• When pruning, always leave at least one third of the plant for photosynthesis purposes.

The Many Uses of Rosemary:

Nutritional Benefits of Rosemary:

Rosemary is high in antioxidants and can help boost the immune system. Even smelling rosemary can help reduce stress!


  • Store fresh rosemary in a glass of water or loosely wrapped in a damp paper towel in the refrigerator.
  • Dry rosemary by hanging several sprigs upside down in a cool, dry place with adequate airflow for several days. Once rosemary has dried, store in an airtight container for later use.


  • Rosemary compliments most meats and poultry, along with roasted vegetables and stews. It pairs well with garlic and oregano.
  • Rosemary can be used dried or fresh in many recipes thanks to its bright but earthy flavor.
  • Tip: Make rosemary-infused olive oil by adding a sprig of rosemary to a jar of olive oil.
  • Try rosemary with this recipe for Chicken, Sweet Potato and Butternut Squash Hash.


North Carolina Extension Gardener Plant Toolbox – Salvia rosmarinus

Almanac – Rosemary

University of Arkansas Division of Agriculture Research and Extension – Rosemary: Its Flavor Makes It Indispensable for Every Kitchen

Cilantro (Coriandrum sativum)

This more sensitive annual herb gives us edible leaves, stems, flowers, and seeds. Did you know that cilantro and coriander are the same plant? “Cilantro” refers to the leaves and stems whereas “coriander” refers to the seeds. Both pack a unique flavor and are used in kitchens around the world.

How to Grow:

  • Start from seed: Cilantro is a cool season crop preferring 50-85F. Plant seeds outside from Feb-Mar for a spring harvest and in late Sept for a fall harvest (Central and Eastern NC). Space the seeds 2-4 inches apart in a sunny, well-draining location. Water regularly.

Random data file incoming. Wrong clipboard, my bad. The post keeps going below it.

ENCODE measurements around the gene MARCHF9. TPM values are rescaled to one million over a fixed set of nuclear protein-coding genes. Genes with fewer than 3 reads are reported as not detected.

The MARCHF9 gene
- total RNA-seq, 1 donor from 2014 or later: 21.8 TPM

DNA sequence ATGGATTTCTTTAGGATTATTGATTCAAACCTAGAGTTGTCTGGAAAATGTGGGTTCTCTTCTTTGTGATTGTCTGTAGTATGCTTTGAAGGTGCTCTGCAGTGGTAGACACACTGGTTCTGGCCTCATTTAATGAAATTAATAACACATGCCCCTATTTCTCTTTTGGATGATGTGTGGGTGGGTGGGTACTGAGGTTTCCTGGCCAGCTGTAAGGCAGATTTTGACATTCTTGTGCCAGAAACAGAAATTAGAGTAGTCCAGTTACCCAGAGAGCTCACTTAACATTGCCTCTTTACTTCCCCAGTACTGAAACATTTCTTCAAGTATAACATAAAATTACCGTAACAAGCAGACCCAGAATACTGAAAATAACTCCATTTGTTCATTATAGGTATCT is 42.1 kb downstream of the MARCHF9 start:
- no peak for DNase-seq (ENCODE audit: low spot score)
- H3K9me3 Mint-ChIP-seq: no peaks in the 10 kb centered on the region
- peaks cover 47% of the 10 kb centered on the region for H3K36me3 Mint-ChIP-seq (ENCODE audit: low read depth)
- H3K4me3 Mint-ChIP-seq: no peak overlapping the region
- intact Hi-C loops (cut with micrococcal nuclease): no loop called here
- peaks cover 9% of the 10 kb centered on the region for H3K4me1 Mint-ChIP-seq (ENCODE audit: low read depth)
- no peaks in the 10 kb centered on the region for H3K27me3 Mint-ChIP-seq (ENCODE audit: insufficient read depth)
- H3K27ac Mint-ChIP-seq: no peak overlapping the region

Plant Part Tips:

  • Lower Leaves: the outer lower leaves are most flavorful and best used fresh in recipes. Cut stems that are 4-6 inches long near the base of the plant just before mealtime. Removing these older leaves encourages the plant to “stay young” by focusing energy on new leaves.
  • Upper Leaves: You may notice thin fern-like leaves starting to grow as the weather warms. Your plant wants to bolt upwards to produce flowers. Avoid bolting as long as possible by cutting out these leaves at their base. They are also edible but more bitter.
  • Flowers: When your cilantro eventually bolts, it is okay and even a good thing. The white to pink flowers attract beneficial insects like butterflies and predatory hoverflies. The flowers can also replace leaves in a recipe for a more mild flavor.
  • Seeds (a.k.a. Coriander): If you’d like to harvest the seeds, be sure to allow flowering and pollination. When the seed heads look brown, cut them off, hang upside-down in a paper bag in a cool dry place, and let the bag catch mature seeds as they fall. After fully dried out, store your coriander seeds in an airtight container.

How to use fresh cilantro:

Cilantro makes an excellent addition to many dishes thanks to its fresh and vibrant flavor. It can be finely chopped and incorporated into mixed dishes, or sprinkled on top for added flavor as a garnish.

How to prepare cilantro:

  • Thoroughly rinse the cilantro stems and pat dry with a towel. Allow cilantro to completely dry before using.
  • Cilantro leaves provide the most flavor. Remove the leaves by picking them off the stem. Young children can help with this easy kitchen task. Alternatively, you can cut the leaves off the top of the cilantro bunch in one chop, and remove the stems by hand.